24 March 2016
On the occasion of Conversation Piece | Part 2, curated by Marcello Smarrelli at Fondazione Memmo, the artist David Schutter (USA, 1974) will guide visitors in a special and unique tour through the collections of the Galleria Nazionale D’Arte Antica di Palazzo Corsini in Rome, that will be held on Thursday, March 24 at 4pm. The visit will be introduced by Michele di Monte, Art Historian and Director of the Education Department of Palazzo Barberini and Galleria Corsini.
Schutter’s research has a highly distinctive historical approach, focused sometimes on minor episodes of art history that the artist tracks down and rebuilds with the minutia of an investigator. His attention was caught by a series of paintings by Salvator Rosa and Gaspard Dughet , both inspired by Poussin’s great painting and preserved in Palazzo Corsini, a place that Schutter has frequented for many weeks. In his studio at the American Academy in Rome, Schutter has “re-made” these source subjects in a 1-to-1 scale with like materials and without aide memoires, resulting in objects of inquiry that are both familiar and estranged. Less a test of memory, Schutter’ practice is more a phenomenological study that discusses the distances and problems encountered when making a painting. His questions elicit responses to how we re-stratify our knowledge of the past while developing representations of the present, how we can uncover circumscribed categories and make new knowledge from the experience, and how repeated questions come to be ultimately forms of description in a world where the past is often a difficult and arguable anteriority.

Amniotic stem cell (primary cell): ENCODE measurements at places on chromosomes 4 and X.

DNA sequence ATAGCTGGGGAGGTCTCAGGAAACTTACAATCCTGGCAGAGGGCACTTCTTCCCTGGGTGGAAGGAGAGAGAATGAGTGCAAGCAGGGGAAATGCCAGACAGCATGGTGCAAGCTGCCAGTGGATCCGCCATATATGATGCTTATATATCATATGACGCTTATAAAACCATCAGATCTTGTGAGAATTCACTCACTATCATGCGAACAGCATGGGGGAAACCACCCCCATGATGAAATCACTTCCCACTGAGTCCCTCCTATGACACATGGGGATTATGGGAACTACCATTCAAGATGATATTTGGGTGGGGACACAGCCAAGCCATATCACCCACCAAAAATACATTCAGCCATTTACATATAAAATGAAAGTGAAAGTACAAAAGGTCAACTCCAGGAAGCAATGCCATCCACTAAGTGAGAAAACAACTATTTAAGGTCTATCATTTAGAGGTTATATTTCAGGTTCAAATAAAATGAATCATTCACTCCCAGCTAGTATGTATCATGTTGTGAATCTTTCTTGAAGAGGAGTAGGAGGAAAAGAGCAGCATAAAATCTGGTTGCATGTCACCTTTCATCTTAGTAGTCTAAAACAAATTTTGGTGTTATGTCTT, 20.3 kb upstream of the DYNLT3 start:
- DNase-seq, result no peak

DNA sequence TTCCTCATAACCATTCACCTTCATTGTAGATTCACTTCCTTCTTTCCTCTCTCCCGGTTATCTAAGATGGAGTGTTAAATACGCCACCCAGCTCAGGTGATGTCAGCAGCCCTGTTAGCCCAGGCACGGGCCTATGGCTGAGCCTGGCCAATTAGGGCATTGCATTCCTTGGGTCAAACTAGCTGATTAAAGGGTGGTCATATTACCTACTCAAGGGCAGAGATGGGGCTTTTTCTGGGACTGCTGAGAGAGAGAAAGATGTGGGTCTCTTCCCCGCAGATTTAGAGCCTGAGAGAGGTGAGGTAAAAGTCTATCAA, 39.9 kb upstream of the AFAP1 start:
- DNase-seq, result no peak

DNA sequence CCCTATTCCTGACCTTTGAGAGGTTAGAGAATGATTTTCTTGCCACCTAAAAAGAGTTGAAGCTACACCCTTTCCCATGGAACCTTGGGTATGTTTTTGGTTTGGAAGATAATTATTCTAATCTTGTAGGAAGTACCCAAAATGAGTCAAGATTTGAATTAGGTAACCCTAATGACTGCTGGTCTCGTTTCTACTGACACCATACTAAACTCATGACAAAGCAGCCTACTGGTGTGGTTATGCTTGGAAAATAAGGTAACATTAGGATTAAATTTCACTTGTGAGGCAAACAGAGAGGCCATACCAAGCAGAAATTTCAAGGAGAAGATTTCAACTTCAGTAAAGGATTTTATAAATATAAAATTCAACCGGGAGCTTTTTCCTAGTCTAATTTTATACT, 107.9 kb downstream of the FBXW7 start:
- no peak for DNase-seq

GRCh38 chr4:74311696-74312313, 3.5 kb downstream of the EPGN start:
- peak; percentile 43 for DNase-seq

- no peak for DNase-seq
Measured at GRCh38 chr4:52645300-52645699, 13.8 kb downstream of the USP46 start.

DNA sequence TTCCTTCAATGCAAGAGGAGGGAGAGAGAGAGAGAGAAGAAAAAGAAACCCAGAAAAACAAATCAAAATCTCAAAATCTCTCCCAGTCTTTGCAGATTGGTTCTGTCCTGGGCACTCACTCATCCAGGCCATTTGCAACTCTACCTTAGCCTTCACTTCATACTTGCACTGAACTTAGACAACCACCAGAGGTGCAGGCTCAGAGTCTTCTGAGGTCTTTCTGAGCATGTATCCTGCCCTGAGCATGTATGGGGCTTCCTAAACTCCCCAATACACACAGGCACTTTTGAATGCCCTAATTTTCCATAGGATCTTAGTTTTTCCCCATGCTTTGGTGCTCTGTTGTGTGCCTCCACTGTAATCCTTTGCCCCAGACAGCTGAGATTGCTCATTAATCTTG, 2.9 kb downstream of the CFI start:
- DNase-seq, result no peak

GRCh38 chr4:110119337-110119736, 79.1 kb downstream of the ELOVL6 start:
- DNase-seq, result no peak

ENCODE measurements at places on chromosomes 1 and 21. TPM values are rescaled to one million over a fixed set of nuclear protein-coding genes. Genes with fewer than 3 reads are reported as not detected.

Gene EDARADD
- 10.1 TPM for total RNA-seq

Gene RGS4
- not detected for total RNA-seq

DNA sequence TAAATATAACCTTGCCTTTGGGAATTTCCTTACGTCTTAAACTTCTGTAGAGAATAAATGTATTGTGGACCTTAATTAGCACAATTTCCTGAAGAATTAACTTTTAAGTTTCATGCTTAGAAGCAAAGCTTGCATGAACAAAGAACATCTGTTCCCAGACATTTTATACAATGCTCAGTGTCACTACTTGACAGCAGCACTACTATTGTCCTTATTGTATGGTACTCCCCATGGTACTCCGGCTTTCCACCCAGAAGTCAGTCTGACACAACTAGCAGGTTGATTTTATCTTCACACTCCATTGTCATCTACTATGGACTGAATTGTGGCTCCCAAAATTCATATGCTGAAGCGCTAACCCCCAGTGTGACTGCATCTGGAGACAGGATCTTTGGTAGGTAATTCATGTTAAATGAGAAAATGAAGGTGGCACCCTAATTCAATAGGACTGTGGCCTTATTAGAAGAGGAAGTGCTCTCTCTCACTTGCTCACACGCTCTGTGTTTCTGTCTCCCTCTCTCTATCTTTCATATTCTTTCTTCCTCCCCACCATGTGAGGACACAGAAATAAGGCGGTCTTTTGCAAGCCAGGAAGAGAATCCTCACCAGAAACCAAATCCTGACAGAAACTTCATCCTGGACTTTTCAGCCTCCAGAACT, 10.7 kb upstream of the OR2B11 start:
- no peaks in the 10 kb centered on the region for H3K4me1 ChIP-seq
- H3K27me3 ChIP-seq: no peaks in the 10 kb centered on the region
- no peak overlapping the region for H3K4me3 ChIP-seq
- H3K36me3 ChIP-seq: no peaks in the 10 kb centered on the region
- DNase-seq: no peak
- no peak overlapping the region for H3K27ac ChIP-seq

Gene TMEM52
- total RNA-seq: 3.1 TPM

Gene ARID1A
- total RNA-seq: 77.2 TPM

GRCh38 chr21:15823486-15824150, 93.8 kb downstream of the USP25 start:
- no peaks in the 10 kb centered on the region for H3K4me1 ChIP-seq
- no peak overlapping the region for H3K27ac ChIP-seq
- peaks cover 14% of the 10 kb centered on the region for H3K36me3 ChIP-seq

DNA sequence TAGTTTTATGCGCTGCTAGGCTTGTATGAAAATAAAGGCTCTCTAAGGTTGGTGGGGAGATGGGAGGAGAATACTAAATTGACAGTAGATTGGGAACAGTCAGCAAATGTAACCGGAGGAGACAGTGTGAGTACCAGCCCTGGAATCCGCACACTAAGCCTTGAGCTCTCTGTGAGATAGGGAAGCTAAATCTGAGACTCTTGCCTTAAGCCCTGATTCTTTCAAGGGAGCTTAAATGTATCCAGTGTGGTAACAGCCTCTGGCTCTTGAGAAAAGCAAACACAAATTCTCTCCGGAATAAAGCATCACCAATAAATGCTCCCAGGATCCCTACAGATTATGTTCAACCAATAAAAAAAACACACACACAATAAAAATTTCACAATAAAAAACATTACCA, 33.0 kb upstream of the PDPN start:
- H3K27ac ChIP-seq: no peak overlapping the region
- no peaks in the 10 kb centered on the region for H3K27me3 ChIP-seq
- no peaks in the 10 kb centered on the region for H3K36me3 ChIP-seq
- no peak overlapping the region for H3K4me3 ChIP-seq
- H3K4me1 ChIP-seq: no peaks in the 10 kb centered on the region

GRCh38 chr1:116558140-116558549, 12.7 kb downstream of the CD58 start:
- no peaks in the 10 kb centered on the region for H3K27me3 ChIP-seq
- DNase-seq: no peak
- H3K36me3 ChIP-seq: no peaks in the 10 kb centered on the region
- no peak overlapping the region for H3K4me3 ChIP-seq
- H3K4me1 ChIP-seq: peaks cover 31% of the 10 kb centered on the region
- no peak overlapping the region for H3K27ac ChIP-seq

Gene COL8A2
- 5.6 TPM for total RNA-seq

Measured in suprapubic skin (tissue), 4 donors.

“Rosa and Dughet – explains David Schutter – suffer under the mythologies of archetype: Rosa is the passionate and unruly Neapolitan southern pole to Dughet’s cool north governed by neoclassical and French rationalism. It is an unfortunate split that continues, particularly as we look at the economic implications of north and south on a more global scale presently. Rosa was not Bernini, who was also a fellow émigré from Naples, but thriving by large commissions and an embrace of his bravura as an adopted Roman cosmopolitan. And Dughet was not Poussin, even if he studied under him, was his brother-in-law, and signed his paintings ‘Gaspard Poussin’. He certainly did not have Poussin’s independence of relying on important and bottomless private commissions. Rosa and Dughet risked the open middle market. They borrowed from each other forms and motifs, and while not adversaries, there was a mutual quiet disregard between them. This past year marks their 400th birthday. I think of these two painters of the Corsini pendants, as pendants themselves. Instead of placing them in the historical conversation of North and South, I am bending the poles in the exhibition at Fondazione Memmo, so that each side of the artist pendant faces one another obliquely.
Free entry. Reservations required
In collaboration with:
AMERICAN ACADEMY IN ROME